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Old 01-08-2009, 03:19 PM   #1
abhinav.zoso
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Question Capturing Keystrokes in linux. APIs or System calls to capture keyboard strokes


Hello. Me and my team are working on a project which converts English input from a QWERTY keyboard to Unicodes of local Indian languages like Kannada, Tamil etc. Basically, its a language converter. We're using Java and SWT for UI. The program should run in such a way that once the program is running, wherever the user enters, he should be able to see the converted text as output. That is, the program should be able to capture the keystrokes of the active window the user is using. We are developing this software for both windows and linux.

The only solution is using JNI. For that, we need to know linux system calls. Are there APIs in linux to capture key strokes?? I have heard that there are Win32 APIs called WinJooks(not sure) which doesthe job in windows. So wanted to know if something similar is available in linux. Any other way of doing this in java?

Any other suggestions regarding this are also welcome.
 
Old 01-08-2009, 05:37 PM   #2
alan_ri
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I know about this and this keyloggers but they might be buggy,so source code modification may be necessary.A little help for the second one is here.
You can do this on the kernel level also by configuring kernel's keyboard handling code.Here is a good article about that.
 
Old 01-10-2009, 02:27 AM   #3
jcookeman
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This is simply not a task for Java. Why would you attempt to do this in such a contrived fashion? Use C/C++ and just do it in native code. However, as far as X is concerned, you are lighting a cigarette with a flame thrower.

Take a look at XKB. I know in my Keyboard Indicator in Gnome, I can use the Russian transliterated keyboard by selecting "Russian Phonetic". If I type English 'i', it produces Cyrillic 'и' in the window. So, I assume it would be trivial to do the same for the various other dialects you wish to do.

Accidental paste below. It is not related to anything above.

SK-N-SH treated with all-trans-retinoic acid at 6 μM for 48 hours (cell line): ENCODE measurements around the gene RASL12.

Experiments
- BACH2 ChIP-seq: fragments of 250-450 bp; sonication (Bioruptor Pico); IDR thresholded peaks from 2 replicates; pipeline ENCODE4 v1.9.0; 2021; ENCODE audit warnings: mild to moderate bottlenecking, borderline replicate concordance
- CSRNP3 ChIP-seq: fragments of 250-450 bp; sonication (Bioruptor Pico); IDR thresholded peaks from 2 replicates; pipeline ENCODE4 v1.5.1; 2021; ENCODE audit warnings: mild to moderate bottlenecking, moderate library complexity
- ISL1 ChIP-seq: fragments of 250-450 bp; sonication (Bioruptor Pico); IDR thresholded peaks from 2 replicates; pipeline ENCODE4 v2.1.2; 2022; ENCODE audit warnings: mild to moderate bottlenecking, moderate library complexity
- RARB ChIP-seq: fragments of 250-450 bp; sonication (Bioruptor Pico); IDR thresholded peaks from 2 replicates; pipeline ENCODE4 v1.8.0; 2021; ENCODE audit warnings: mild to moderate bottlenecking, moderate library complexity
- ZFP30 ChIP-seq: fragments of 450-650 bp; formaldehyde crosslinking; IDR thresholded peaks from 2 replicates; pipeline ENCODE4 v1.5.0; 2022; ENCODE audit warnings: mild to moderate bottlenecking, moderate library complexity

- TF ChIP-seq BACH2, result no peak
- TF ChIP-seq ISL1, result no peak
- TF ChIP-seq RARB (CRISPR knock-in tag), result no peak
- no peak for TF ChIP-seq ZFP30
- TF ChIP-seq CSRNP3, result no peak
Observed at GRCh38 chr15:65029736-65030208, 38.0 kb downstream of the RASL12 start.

It appears you want to do some sort of transliteration. I would encourage you to just create the keyboard layout and submit this work into XKB upstream. I already noticed Kannada and Tamil there, but not phonetic versions.
 
Old 01-10-2009, 11:14 AM   #4
abhinav.zoso
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Quote:
Originally Posted by jcookeman View Post
This is simply not a task for Java. Why would you attempt to do this in such a contrived fashion? Use C/C++ and just do it in native code. However, as far as X is concerned, you are lighting a cigarette with a flame thrower.

Take a look at XKB. I know in my Keyboard Indicator in Gnome, I can use the Russian transliterated keyboard by selecting "Russian Phonetic". If I type English 'i', it produces Cyrillic 'и' in the window. So, I assume it would be trivial to do the same for the various other dialects you wish to do.

It appears you want to do some sort of transliteration. I would encourage you to just create the keyboard layout and submit this work into XKB upstream. I already noticed Kannada and Tamil there, but not phonetic versions.
Thanks. I'm looking at various articles on how to achieve this. I found out a few links which may be useful. I'm looking into it. As you have said, C/C++ is the best way to interact with hardware. That's what i'm looking at. Just wanted to know a way to intercept the key strokes. The other way round is to simple create an editor (which we already have done click here ) which will do the conversion. But this ain't that interactive. There are quite a few softwares which do this in a very nice manner and are very popular (Baraha and Aksharamala (http://code.google.com/p/aksharamala/) ) but they all work in MS Windows. They are IMEs - Input Method Editors. We want to implement a similar software for linux which has not been done so far. So we somehow need to intercept the user key strokes.

Checked out these two links from the linux journal http://www.linuxjournal.com/article/6396 and http://www.linuxjournal.com/article/6429 but i'm yet to figure out how to make use of them. And we need to use Java for development which forces us to use JNI or some other mechanism to interact with C/C++ native code.

All we need to do is to output the converted text on to the active window. So capture the key strokes, do the conversion and put it onto the active window.
 
  


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